Carrying a Goody comb in your back pocket (RL155)

When Merlin was younger, his family would have a large Goody comb at home, something in the order of 6-8”. When the early 1980s came around a new thought technology emerged and they made them small enough to put them in your pocket. Merlin did carry one of these in his back pocket, because he is not a monster! The handle would stick out of your right back pocket of your Levi’s or corduroys, tines facing in. John never had a Goody comb although he aspired to have one, but either he couldn’t keep himself from losing things or his mom would buy one of those combs that you would find in a men’s room in a jar of light-blue disinfectant, but John was not going to carry one of those around. Can you believe that they would carry a comb around?

The vocational wheel in Junior High in Florida (RL155)

Merlin found the school system in Cincinnati terrific and going to public school at the Suncoast in Florida after that was a very different thing. In Junior High School 7th to 9th grade in Florida they had vocational tracks where you could take health class, marketing, graphic arts, drafting, wood shop, metal shop and so on. Merlin didn’t go to public school in 7th grade, but when he came there by 8th grade, he had to take at least one of these trade classes. During the year he missed, every 7th-grader had to go through what they called the Vocational Wheel, spending 2 weeks in each of the vocational classes. This is a pretty brilliant idea because it is nice to have exposure to all of those. You make a lamp, you make a toolbox, you sell pencils at the school store, you learn how to use a T-square etc. On the face of it very cool, but Merlin remembers realizing that school is not only for teaching him math, English and science.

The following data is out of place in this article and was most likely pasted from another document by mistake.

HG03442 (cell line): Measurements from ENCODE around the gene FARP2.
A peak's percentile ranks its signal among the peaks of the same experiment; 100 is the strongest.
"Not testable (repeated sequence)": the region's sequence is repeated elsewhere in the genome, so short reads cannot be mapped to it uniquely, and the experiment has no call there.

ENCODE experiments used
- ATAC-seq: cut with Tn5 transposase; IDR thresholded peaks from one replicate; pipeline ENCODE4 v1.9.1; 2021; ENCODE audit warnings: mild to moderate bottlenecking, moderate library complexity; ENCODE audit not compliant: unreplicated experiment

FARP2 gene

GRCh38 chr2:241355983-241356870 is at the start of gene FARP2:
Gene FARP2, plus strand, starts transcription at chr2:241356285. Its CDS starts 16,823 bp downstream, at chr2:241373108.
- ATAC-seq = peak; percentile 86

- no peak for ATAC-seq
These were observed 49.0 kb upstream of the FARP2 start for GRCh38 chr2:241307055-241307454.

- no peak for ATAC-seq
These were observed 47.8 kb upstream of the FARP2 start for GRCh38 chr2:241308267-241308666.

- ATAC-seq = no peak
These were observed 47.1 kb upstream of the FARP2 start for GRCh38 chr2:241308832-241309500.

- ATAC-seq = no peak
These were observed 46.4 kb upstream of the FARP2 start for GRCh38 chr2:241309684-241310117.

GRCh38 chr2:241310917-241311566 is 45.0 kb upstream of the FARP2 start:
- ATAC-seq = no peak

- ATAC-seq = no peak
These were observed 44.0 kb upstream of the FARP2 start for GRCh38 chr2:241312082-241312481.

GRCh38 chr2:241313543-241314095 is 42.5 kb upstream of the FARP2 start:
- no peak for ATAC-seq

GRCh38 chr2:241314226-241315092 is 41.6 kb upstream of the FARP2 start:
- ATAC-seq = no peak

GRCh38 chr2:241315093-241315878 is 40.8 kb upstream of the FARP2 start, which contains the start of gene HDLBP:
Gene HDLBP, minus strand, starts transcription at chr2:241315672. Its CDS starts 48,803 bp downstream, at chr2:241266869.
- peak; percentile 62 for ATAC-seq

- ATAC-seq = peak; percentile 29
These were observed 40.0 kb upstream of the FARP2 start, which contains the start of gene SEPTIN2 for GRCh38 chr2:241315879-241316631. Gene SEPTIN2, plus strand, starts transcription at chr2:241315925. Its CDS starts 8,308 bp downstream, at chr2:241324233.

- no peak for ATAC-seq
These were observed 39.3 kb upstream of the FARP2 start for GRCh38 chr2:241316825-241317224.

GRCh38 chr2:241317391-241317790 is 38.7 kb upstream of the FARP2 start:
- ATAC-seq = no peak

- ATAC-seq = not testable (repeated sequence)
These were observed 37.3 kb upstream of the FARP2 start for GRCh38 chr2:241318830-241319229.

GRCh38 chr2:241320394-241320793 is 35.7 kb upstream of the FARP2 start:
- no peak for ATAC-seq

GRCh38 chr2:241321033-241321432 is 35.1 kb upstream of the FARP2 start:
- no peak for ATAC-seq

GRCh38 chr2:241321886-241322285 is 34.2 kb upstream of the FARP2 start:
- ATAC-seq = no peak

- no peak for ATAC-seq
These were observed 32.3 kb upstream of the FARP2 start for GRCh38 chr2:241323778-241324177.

When you are very young, school is about being places on time and standing in line. The time from Junior High and until before you get into the things you need for college is a weird period where almost everything you are exposed to is about following rules and not becoming a burden on society. Places with good schools tend to have better results, isn’t that a funny coincidence? Merlin still had music and art classes, which now are little side things in public school. You don’t get PE, art and music every day, but you do it like an assembly. It was something that really struck Merlin because it felt Stalinist. In the Soviet Union you would do a test when you are 12 years old and that would decide what you would do for the rest of your life. The message here was that all the suburban kids that could pull it off and make it into pre-Algebra or Algebra were going to be pretty okay, but what about these other kids? They were not coming in as much and they need to learn how to make a toolbox or a pencil holder.